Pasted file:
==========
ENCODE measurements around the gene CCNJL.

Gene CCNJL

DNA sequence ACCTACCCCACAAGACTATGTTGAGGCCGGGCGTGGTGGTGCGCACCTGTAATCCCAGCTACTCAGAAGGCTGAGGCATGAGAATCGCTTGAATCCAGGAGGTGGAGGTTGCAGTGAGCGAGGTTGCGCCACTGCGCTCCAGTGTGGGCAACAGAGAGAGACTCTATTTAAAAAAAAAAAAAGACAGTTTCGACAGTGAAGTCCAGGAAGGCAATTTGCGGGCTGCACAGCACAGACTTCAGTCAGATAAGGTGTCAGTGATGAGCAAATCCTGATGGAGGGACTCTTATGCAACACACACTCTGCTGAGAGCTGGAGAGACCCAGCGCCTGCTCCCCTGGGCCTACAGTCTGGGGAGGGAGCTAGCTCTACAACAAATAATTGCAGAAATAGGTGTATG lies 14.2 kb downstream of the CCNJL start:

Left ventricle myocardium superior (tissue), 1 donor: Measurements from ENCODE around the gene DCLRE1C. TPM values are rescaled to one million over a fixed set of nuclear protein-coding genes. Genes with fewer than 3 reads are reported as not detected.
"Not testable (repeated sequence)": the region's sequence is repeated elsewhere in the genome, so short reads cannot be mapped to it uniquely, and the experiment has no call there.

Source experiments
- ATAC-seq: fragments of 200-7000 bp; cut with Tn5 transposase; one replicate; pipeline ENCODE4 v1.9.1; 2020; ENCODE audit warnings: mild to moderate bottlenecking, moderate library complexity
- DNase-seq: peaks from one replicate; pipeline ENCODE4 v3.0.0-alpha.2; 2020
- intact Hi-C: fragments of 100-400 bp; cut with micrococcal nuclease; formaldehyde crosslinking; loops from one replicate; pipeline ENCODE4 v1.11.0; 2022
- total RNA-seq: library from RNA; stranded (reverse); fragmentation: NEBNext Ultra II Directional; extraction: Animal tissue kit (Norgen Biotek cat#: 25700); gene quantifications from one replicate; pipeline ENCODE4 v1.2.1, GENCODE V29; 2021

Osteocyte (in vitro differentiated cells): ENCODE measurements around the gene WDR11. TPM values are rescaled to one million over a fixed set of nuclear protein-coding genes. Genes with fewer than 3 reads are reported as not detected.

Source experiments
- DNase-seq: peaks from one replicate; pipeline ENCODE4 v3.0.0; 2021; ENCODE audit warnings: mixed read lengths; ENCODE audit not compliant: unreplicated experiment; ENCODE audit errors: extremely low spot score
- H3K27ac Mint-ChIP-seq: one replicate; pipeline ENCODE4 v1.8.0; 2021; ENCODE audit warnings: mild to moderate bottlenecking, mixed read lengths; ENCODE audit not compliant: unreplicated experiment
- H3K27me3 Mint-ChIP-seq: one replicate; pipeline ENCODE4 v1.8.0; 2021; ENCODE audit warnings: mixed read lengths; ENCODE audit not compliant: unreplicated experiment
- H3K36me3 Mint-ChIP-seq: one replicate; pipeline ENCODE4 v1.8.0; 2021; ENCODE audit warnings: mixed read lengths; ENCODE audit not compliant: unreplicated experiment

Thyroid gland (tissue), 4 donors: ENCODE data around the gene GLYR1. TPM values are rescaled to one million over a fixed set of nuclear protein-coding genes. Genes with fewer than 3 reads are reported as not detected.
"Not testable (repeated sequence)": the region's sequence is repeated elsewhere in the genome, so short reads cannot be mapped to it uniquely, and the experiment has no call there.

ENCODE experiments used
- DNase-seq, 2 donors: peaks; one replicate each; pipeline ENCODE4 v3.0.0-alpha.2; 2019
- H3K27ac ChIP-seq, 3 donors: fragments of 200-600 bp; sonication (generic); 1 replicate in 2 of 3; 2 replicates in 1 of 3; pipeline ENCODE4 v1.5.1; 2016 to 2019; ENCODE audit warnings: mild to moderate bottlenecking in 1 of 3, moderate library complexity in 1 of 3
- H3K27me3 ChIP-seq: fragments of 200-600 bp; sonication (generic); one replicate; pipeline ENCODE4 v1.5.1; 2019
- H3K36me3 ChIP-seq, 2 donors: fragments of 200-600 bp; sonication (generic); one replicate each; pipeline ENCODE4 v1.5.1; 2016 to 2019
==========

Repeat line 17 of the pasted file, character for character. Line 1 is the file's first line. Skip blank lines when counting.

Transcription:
Thyroid gland (tissue), 4 donors: ENCODE data around the gene GLYR1. TPM values are rescaled to one million over a fixed set of nuclear protein-coding genes. Genes with fewer than 3 reads are reported as not detected.